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The Last Good Kiss by James Crumley: Reissued and Reviewed

April 14, 2016

The 1978 publication of The Last Good Kiss was a turning point not only in the career of its author James Crumley but also in the crime genre itself. I first read about the exploits of Crumley’s endearingly amoral private detective C.W. Sughrue about five years ago, and it was wonderful to revisit the character to review the novel for Shotsmag. Funnily enough, I was reading the novel around the same time I interviewed the novelist Craig McDonald, and he discussed at length the influence Crumley had on his writing. Here’s a snippet from my review:

Anyone who has ever attempted to write fiction will know how important– and agonisingly difficult—your opening line is to write. You can rewrite and rephrase the same sentence again and again in the elusive hope it will read well enough to grab the attention of agents and editors. James Crumley claimed the opening paragraph of The Last Good Kiss (1978) took him two months to write compared to the relatively short twelve months for the rest of the novel.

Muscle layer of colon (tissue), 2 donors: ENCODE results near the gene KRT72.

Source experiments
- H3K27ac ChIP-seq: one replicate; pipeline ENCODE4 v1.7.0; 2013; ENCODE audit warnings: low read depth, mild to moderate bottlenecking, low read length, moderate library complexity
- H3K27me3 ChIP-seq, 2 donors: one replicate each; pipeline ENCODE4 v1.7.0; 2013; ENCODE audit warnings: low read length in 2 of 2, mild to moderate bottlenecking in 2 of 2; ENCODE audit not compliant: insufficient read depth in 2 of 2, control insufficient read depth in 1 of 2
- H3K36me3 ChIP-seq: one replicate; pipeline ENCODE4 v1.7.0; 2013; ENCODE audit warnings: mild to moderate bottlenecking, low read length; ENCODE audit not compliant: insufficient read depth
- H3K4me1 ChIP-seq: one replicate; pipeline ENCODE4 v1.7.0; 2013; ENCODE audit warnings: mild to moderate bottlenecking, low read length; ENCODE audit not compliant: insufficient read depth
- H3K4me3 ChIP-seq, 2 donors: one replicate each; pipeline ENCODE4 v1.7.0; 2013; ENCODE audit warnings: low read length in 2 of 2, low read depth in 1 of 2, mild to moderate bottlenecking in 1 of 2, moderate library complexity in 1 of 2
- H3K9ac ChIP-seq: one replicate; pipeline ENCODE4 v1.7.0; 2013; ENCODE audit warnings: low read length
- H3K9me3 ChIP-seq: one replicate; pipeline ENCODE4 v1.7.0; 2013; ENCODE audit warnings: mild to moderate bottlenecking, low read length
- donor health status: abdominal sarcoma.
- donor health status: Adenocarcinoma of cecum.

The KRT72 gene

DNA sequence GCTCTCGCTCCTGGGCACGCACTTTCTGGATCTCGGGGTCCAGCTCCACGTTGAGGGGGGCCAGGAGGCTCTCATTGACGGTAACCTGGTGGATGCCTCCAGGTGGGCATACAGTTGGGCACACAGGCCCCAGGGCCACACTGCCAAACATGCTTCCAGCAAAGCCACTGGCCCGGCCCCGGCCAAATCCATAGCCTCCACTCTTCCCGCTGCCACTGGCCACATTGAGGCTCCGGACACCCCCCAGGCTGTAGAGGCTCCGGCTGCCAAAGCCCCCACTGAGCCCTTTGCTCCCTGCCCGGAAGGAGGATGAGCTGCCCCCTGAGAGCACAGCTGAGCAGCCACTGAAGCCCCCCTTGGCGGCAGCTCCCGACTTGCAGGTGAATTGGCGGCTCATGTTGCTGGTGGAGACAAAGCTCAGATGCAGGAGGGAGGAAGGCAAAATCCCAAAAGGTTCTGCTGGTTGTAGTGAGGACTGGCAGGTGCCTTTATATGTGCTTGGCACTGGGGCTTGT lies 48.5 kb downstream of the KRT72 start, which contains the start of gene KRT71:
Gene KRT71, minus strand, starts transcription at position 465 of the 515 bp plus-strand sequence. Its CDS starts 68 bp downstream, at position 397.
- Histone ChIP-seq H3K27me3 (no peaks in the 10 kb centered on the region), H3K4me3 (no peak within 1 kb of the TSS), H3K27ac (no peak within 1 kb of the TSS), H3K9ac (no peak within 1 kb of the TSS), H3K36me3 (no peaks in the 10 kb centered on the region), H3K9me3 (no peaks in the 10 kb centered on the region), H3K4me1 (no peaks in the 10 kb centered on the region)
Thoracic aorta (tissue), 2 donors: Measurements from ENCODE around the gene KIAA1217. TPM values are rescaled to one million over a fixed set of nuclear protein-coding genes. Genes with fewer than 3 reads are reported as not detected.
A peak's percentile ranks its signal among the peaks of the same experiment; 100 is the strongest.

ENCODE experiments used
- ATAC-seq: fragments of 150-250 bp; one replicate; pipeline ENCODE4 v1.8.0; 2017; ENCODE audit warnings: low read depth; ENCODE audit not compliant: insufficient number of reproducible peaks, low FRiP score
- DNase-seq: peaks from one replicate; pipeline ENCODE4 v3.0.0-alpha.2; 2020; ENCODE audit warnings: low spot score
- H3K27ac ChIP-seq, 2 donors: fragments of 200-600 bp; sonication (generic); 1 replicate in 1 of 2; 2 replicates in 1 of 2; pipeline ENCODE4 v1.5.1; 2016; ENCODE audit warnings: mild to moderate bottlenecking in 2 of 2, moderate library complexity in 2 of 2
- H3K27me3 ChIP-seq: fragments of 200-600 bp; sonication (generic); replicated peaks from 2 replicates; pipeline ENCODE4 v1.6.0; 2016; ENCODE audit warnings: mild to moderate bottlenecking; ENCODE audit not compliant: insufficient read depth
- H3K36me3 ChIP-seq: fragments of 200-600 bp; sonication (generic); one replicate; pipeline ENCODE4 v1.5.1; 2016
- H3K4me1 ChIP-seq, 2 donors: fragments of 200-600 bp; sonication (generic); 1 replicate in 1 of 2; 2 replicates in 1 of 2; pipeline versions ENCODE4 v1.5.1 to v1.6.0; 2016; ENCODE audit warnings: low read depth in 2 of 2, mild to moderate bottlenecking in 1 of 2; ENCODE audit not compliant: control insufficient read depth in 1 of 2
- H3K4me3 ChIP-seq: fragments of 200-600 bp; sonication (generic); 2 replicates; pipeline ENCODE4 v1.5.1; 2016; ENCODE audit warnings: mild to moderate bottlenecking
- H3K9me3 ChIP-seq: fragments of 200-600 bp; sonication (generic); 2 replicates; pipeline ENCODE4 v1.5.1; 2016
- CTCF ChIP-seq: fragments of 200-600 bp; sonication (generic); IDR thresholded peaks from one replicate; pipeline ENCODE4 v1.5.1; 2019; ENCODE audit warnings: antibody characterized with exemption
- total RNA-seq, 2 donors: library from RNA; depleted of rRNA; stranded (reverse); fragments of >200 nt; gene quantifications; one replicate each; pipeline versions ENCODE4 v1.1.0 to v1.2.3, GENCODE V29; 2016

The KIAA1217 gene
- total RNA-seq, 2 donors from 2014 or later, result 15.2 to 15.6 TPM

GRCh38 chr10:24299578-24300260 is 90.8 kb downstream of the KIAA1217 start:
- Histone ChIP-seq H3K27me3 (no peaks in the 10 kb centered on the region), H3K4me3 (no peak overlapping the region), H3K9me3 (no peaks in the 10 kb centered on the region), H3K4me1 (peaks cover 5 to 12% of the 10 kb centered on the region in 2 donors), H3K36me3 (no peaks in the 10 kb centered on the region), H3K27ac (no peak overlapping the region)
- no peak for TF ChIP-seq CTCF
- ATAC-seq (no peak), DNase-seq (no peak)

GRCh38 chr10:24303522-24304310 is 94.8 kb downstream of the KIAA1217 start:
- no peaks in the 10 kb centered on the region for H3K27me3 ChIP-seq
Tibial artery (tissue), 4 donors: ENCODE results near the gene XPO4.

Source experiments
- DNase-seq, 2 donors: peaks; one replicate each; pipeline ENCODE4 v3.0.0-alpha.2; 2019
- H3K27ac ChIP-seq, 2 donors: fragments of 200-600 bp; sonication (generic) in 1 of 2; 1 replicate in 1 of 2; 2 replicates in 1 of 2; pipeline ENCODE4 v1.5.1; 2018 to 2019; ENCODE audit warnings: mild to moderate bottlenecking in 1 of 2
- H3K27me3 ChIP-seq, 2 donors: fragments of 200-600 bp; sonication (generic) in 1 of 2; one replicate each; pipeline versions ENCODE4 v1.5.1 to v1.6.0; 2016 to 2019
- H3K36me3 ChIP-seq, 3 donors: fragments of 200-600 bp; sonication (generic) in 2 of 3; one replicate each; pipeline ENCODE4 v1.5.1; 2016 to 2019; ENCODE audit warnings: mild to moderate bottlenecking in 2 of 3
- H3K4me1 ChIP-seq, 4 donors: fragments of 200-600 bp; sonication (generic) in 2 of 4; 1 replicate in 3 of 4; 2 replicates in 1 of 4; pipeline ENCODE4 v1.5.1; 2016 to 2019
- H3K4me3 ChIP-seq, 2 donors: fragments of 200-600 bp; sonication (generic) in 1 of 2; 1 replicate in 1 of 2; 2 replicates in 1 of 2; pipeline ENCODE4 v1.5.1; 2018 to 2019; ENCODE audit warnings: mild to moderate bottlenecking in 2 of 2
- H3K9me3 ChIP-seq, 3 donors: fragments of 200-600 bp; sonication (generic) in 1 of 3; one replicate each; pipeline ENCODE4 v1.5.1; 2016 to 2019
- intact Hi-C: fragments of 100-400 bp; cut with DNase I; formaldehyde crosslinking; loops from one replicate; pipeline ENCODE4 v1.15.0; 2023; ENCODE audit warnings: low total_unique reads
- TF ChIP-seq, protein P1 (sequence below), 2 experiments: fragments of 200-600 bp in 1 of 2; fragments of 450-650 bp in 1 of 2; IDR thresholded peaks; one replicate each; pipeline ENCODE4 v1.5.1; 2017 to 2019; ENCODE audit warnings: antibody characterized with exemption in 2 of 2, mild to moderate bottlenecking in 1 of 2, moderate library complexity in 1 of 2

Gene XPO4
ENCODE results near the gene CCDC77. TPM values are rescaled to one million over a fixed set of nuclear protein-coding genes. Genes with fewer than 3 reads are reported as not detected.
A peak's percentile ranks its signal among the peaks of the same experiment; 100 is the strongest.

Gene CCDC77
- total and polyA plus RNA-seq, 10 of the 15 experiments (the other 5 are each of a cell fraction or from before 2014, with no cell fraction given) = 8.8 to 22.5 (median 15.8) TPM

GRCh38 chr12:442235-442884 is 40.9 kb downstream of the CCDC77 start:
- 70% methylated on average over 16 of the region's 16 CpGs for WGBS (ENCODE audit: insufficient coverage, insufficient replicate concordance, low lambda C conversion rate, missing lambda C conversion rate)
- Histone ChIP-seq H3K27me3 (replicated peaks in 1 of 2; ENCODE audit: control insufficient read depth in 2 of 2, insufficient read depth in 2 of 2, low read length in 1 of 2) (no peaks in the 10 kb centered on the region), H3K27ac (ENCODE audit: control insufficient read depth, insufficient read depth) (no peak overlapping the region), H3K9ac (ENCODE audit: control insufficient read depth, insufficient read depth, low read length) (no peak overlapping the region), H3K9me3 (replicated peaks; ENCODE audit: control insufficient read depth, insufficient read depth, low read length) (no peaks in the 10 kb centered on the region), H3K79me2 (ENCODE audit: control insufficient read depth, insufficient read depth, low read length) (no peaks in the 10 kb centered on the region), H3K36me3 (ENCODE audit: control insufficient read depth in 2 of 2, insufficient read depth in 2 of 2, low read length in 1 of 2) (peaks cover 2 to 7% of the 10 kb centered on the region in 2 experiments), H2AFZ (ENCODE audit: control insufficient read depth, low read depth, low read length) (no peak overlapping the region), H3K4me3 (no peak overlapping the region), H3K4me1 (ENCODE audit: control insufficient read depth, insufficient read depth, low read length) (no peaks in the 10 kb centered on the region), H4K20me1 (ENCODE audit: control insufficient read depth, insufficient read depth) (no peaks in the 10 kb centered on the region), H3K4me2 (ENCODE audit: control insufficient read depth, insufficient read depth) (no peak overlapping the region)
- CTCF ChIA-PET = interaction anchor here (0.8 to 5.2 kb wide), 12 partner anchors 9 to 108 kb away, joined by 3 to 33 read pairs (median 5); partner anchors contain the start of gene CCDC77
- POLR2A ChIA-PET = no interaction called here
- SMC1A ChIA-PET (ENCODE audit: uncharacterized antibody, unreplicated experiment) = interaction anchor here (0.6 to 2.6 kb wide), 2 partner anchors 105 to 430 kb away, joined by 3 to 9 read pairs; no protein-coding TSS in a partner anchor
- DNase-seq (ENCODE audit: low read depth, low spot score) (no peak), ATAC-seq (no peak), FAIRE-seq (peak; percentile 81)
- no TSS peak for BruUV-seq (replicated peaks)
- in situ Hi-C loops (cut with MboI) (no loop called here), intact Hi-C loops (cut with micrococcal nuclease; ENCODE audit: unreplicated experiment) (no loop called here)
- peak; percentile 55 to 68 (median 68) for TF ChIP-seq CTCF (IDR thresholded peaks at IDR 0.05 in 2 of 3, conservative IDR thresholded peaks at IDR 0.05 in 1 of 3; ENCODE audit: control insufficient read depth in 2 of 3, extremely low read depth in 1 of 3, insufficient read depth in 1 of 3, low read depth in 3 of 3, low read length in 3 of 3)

Like many a classic opening line, it seems as effortlessly pleasurable as the first whiskey of the evening, or at least that’s how Crumley might have put it:

When I finally caught up with Abraham Trahearne, he was drinking beer with an alcoholic bulldog named Fireball Roberts in a ramshackle joint just outside of Sonoma, California, drinking the heart right out a fine spring afternoon.

You can read the full review here.

My copy of The Last Good Kiss arrived with a much welcome gift. If only all review copies came with such goodies…


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